Recognizing and picking up an object seems like a trivial skill, and is a great example of the “difficulty inversion” that up-ends our intuitions around machine intelligence: they can find great chess moves, but struggle to pick up the pieces, let along recognize them. Conversely, young children are terrible chess players, but can immediately pick up previously unseen pieces, or recognize playing sets made in new styles.
With traditional machine vision and robotics, coping with the variety of items in a modern warehouse would be quite hopeless. In fact, after I worked on an automated safety system, I was part of a team put together to consider a “vision + robotics” application of the same camera system that would have seen us use an arm to pick unsorted parts out of a bin and put them on a jig. At that time simply recognizing a single type of object in a bin of identical pieces and discerning its orientation was so challenging that we (robot-loving engineers) turned down the project.
The potential value of learning robots that include vision systems is huge. Previously, the requirement for very precise programming made robots extremely expensive to set up, limiting their use to large production runs. Their lack of a vision system to help them adjust their motion also increased costs, because the arm’s motion needed to be perfectly repeatable, requiring very high-end servos. Plus, the working environment needed to be extremely predictable. For example: if a car chassis stopped short by a centimeter, the welds would fail. Taken together, these limitations have restricted the use of robotics to high-volume high-end manufacturing in very controlled settings—effectively, their physical flexibility has been constrained by “mental” rigidity.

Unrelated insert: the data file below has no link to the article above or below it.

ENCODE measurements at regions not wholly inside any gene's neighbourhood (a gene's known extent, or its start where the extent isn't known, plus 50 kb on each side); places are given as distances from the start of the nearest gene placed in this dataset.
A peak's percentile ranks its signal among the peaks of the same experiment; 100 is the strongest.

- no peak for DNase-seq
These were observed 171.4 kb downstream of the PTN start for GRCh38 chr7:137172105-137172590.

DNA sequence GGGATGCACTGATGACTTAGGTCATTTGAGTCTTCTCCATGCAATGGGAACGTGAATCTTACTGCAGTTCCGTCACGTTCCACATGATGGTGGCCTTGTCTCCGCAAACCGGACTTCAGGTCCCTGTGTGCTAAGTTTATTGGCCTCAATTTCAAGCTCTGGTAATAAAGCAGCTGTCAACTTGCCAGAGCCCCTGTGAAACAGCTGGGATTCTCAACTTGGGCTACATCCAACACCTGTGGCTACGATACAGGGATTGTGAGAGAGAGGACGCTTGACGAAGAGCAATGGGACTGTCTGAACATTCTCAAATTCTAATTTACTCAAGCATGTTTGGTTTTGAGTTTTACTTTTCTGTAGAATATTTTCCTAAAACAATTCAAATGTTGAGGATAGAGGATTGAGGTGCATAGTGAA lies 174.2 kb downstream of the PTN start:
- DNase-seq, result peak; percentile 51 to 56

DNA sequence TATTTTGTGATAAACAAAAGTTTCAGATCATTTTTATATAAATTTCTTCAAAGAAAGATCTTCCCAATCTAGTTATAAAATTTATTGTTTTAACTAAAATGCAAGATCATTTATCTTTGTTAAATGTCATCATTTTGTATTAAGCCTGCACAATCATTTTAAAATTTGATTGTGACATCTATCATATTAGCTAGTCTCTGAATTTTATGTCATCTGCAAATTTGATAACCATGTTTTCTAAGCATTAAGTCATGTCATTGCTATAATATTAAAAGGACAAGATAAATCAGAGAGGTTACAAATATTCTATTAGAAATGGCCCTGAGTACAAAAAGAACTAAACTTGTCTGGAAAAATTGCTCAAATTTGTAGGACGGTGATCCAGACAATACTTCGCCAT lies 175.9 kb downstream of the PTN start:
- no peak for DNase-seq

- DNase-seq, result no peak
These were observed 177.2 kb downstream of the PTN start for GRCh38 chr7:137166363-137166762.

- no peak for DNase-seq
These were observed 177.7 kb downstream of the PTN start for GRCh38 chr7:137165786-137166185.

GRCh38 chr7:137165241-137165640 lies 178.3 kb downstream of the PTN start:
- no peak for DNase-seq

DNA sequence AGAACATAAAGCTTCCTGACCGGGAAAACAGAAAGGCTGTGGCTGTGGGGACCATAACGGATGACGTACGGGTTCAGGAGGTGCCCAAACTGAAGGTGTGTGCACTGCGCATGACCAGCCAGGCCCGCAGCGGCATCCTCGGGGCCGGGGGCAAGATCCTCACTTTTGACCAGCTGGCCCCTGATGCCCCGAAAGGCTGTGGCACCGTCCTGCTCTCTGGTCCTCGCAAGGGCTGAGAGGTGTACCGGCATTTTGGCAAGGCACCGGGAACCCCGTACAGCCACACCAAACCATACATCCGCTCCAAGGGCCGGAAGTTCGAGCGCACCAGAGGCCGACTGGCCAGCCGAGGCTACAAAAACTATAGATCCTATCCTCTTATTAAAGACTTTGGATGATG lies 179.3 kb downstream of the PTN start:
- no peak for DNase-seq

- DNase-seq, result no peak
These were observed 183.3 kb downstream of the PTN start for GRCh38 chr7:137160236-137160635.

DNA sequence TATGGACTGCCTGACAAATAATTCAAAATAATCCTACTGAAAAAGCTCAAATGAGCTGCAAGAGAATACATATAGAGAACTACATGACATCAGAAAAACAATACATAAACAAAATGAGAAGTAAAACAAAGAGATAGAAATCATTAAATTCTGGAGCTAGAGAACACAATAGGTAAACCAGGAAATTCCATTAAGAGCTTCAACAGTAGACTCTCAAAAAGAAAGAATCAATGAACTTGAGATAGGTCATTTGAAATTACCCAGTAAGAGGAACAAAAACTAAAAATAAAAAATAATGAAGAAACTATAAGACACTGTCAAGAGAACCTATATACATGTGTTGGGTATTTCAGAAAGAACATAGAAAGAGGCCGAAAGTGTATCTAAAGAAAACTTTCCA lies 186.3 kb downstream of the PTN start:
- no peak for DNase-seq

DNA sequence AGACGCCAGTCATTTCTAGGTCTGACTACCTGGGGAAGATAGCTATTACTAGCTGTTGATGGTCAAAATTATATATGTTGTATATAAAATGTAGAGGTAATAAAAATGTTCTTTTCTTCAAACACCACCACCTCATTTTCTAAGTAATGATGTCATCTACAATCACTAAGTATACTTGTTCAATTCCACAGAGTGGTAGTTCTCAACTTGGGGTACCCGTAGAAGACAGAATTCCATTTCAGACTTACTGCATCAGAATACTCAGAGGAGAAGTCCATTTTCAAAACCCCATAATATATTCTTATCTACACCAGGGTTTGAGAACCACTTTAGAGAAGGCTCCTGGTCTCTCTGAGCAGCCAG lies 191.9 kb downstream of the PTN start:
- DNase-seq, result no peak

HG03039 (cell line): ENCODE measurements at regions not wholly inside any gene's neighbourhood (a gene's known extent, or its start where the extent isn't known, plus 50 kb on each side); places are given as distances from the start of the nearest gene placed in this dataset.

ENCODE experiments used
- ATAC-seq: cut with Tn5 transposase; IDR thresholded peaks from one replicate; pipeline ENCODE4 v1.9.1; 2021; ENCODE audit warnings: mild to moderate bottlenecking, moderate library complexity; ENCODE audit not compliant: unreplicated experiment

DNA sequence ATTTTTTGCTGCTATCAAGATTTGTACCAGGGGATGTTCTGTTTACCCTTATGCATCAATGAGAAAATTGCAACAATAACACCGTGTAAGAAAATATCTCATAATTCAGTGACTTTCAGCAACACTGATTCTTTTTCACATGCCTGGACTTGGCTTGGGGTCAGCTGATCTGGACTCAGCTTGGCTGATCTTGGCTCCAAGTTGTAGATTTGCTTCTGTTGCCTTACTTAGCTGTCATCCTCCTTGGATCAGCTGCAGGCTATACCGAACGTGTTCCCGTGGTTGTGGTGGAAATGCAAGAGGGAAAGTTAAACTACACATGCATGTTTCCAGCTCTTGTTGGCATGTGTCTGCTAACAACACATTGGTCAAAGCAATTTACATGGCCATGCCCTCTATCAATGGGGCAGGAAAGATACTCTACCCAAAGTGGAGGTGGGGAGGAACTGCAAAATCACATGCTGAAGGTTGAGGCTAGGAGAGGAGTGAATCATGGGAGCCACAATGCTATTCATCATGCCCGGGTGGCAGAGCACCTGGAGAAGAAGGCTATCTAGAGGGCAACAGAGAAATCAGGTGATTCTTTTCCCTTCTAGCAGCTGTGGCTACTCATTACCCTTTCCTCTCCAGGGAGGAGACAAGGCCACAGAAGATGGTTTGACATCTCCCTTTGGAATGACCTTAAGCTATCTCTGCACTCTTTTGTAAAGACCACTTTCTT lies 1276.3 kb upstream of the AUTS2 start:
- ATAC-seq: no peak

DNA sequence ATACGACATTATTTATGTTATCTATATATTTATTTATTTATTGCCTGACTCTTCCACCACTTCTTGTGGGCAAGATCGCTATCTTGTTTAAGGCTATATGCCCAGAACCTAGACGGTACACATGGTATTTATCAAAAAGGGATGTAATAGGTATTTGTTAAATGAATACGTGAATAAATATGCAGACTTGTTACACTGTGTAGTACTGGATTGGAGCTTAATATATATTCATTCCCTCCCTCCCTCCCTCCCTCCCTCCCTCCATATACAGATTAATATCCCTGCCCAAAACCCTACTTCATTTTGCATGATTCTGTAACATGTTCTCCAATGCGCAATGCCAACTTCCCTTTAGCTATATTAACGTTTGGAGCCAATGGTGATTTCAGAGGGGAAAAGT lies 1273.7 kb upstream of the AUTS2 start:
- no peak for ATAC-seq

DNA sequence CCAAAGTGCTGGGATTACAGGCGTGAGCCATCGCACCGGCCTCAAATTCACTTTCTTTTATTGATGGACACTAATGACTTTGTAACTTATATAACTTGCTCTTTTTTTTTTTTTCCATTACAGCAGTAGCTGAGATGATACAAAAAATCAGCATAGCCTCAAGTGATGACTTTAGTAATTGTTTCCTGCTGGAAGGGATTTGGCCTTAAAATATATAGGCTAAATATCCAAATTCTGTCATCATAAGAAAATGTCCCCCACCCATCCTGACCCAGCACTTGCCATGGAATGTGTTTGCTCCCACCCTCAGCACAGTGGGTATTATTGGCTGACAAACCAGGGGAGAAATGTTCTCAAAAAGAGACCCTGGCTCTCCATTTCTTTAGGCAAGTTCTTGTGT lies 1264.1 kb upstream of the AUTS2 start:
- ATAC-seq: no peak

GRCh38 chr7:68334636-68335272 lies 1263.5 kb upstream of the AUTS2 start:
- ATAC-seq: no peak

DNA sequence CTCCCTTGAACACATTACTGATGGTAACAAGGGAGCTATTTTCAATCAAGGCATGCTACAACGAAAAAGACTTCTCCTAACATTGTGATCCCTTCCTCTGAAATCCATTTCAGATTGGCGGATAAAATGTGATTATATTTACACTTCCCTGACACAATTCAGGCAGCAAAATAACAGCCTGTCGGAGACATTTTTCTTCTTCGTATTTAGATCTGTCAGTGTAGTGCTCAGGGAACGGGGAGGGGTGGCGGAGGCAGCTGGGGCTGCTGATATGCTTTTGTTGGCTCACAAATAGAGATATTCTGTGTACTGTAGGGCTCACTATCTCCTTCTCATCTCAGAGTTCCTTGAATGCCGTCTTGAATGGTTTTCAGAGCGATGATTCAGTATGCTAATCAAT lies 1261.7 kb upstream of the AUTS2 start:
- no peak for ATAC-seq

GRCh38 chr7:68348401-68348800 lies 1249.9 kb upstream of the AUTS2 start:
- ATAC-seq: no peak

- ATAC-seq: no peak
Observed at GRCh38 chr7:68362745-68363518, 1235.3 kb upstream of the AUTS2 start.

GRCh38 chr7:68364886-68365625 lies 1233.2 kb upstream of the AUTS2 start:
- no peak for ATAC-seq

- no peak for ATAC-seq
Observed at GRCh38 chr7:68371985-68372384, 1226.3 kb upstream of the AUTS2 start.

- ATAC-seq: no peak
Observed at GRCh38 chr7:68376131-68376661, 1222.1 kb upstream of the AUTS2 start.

There’s an analogy here with the advent of AI in software: we’ve all struggled with systems that require keywords to be spelt exactly right, and we’ve all benefitted from the AI-driven ability of modern search engines to see past our typos.
Getting machines to understand the difference between items was incredibly difficult and progress was really slow until 2012, when Geoff Hinton's lab at University of Toronto was able to show that by training deep neural networks with lots of annotated images, machines could accurately identify the particular objects on which they were trained.
Today, Pieter and his fellow researchers at Berkeley are working on unsupervised learning and reinforcement learning. The obvious attraction of unsupervised learning is that supervised learning gets its supervision in the form of labelled data, which is always scarcer and more expensive than unlabeled data. (Imagine having to get a set of x-rays annotated by multiple human consultants.) The subtler draw of unsupervised learning is that the supervised learning, in its current form, is embarrassingly inefficient by comparison with human or even animal learning. For example, when you teach a child—that’s a car, that's a dog—you don't have to give them 10,000 examples of a car or a dog; you give them one example and they can understand the differences. (Well, more or less: my youngest doesn’t yet distinguish reliably between cattle and horses).